When organizations invite me to review their existing written material, I cannot believe that no employee nor expensive consultant has noticed that they spell their town’s name wrong on their stationery. That their website never specifies what the company does. That they omit the dollar amount in their requests for funding.

Too many Americans fail to organize their writing projects, covering all necessary points, focusing on the essentials, eliminating the chaff.

When, in the course of human events, it becomes necessary to write a eulogy, a love letter, a plea to an elected official, flyers for a nonprofit or sales reports to the boss — it helps to be able to link sentences together into cohesive, coherent paragraphs and pages. The writer has to do the work, I tell students, so the reader doesn’t.

SAT essays are still optional. College applicants can write them in crowded spaces surrounded by other terrified teens, using No. 2 pencils on lined paper. How anachronistic. Even though teachers have quit teaching handwriting, adolescents have to write legibly — now, under extreme pressure.

The anxiety to write neatly, filling a random but fastidiously strict length, can kill the creativity and writing ability in most candidates.

In 2012, Les Perelman, then a director of writing at MIT, met with David Coleman, soon to become president of the College Board, which owns the SAT. He recalled the conversation in a New York Times Magazine article:

“When is there a situation in either college or life when you’re asked to write on demand about something you’ve never once thought about?” Coleman asked. “I’ve never gotten an e-mail from a boss saying: ‘Is failure necessary for success? Get back to me in 25 minutes.’ But that’s what the SAT does.”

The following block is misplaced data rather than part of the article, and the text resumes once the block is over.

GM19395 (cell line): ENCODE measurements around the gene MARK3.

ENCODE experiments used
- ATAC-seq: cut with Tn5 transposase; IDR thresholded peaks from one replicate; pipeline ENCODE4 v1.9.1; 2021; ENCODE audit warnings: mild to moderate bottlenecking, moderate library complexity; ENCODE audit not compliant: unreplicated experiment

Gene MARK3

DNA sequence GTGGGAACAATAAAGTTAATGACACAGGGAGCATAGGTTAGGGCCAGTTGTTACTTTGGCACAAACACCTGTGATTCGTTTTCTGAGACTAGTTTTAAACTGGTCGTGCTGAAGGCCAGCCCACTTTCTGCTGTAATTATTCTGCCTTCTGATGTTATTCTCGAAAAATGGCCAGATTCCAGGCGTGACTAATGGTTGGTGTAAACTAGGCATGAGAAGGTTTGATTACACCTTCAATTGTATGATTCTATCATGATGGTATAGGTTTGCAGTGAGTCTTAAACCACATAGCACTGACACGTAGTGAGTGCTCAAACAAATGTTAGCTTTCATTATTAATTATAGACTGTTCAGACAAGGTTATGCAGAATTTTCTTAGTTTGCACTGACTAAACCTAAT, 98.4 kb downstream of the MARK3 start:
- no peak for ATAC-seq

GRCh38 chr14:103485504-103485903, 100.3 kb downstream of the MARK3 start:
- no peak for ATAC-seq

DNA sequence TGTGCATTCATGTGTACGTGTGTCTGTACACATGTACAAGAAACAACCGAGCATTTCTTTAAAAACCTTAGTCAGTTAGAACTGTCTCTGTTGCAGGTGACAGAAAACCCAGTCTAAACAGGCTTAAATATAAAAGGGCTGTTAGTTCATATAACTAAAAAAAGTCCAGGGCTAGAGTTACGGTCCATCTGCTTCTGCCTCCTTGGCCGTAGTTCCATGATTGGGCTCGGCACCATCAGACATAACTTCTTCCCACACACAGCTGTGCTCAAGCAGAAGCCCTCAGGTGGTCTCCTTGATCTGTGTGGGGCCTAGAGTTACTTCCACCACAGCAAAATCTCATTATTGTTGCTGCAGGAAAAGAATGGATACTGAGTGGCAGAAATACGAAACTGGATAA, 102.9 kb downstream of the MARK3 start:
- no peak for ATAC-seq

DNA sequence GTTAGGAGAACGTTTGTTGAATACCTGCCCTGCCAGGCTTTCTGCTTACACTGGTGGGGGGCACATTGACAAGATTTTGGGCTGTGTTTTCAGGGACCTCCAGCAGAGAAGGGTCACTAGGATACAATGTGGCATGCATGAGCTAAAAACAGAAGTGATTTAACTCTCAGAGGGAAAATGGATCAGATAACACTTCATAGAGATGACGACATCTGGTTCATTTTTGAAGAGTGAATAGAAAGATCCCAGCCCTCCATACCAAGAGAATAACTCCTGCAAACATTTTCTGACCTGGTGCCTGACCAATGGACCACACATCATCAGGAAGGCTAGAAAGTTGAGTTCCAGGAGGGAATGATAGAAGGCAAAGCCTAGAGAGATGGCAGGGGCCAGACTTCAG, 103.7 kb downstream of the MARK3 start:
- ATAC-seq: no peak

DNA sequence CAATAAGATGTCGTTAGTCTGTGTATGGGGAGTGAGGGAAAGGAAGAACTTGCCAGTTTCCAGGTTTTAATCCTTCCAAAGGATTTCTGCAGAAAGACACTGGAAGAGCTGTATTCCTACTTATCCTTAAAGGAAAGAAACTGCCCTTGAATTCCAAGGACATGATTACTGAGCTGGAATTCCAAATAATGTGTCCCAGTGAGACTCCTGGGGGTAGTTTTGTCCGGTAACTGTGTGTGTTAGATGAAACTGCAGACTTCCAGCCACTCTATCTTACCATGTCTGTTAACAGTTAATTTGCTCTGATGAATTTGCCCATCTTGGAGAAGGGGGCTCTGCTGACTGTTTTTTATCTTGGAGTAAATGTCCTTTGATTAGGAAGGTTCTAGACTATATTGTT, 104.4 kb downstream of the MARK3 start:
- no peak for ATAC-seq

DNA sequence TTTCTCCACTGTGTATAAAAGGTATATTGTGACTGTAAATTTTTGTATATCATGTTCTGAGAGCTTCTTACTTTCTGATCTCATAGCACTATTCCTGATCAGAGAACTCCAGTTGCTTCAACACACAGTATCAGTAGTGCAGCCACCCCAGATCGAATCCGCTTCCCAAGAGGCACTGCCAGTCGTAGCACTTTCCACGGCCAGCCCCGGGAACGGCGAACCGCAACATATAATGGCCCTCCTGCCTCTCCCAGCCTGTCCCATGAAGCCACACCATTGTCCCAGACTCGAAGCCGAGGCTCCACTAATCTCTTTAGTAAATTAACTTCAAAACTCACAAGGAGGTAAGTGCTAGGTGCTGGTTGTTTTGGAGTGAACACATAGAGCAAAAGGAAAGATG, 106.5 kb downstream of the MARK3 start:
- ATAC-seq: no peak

Since these essays prove little about the writing ability of future freshmen, dropping them or making them voluntary changes nothing.

Once I taught “effective writing” (an ineffective title), in a non-credit program. In the first session, each person submitted a paper proving that their grasp of writing resembled my grasp of sub-quantum kinetics. Before the evening ended, I mentioned my decision to amend the syllabus to include a session on grammar. One woman, the worst offender, actually, rose and headed for the exit. I asked if she would be returning. No, she said. “I graduated from the University of Pennsylvania with A’s in English. I don’t need to learn grammar.”

I responded that I had graduated from the same U with B’s in English, but that it seemed as though some remediation was in order. What must she have written on her SAT essay?

A woman in an essay-writing class once brought a haunting piece about the graveside funeral for her cranky grandmother. Everyone at the funeral was welcome to speak, but no one did. After several awkward, silent moments, a boy said, “She made good cookies.”

At the funeral for the SAT essay, I am keeping my mouth shut.


NOTE: This article appeared March 26, 2014, on